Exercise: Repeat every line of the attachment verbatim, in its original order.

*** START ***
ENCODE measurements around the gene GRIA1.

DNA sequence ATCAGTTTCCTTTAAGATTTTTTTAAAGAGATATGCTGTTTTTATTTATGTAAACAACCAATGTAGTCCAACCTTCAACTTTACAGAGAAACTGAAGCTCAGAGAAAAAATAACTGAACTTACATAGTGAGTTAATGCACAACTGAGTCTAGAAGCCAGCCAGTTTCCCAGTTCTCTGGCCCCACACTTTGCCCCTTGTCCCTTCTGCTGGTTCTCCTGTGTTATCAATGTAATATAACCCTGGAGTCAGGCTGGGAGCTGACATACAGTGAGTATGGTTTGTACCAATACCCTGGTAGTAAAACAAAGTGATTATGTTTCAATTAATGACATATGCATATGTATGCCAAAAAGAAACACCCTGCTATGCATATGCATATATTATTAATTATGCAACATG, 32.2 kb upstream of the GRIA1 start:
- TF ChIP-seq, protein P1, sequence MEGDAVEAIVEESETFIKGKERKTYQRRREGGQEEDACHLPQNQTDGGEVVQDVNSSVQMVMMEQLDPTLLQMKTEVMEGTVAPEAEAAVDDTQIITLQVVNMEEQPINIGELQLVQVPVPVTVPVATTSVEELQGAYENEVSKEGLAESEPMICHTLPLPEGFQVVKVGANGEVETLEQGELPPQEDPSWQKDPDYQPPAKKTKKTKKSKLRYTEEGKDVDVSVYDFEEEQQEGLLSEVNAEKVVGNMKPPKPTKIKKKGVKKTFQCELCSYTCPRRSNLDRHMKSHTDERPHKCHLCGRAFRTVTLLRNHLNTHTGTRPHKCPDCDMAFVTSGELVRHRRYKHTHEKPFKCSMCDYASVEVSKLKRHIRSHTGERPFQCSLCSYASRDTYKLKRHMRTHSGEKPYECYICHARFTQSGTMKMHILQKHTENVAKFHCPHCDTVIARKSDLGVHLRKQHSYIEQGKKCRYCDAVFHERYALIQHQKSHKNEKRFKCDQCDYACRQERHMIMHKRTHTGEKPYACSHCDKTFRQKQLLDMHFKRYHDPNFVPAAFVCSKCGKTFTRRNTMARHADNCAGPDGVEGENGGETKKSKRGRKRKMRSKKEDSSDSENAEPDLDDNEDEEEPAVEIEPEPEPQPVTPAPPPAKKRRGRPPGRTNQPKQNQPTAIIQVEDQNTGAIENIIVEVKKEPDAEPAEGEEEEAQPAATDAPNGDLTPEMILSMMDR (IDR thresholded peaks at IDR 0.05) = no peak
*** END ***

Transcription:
ENCODE measurements around the gene GRIA1.

DNA sequence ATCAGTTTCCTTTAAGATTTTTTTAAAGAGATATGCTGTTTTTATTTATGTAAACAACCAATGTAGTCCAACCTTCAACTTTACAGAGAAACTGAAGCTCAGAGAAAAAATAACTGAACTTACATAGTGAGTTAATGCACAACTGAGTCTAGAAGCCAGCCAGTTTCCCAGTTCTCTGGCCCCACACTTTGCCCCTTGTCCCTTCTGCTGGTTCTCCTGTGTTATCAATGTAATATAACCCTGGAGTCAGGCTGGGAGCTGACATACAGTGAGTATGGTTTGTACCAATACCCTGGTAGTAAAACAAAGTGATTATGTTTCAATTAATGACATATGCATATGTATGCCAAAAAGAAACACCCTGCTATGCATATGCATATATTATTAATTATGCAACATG, 32.2 kb upstream of the GRIA1 start:
- TF ChIP-seq, protein P1, sequence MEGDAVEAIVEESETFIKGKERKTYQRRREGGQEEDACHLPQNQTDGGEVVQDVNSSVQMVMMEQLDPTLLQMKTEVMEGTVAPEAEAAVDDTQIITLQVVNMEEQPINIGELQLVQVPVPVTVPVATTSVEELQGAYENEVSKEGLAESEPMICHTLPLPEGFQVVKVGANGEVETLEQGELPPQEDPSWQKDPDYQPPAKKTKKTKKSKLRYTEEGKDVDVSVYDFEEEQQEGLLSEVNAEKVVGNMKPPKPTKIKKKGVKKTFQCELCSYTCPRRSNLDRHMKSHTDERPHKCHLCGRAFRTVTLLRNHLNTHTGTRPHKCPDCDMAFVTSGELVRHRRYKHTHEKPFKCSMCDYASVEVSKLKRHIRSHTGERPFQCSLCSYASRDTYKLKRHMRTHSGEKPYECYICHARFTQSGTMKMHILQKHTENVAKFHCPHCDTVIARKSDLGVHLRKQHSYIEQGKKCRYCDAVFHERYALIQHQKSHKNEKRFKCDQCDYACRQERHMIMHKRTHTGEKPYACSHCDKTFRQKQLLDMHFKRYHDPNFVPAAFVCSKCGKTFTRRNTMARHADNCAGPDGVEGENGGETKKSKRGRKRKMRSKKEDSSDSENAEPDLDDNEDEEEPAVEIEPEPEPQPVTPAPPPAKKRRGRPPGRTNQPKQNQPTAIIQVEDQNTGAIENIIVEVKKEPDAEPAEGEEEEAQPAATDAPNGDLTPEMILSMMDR (IDR thresholded peaks at IDR 0.05) = no peak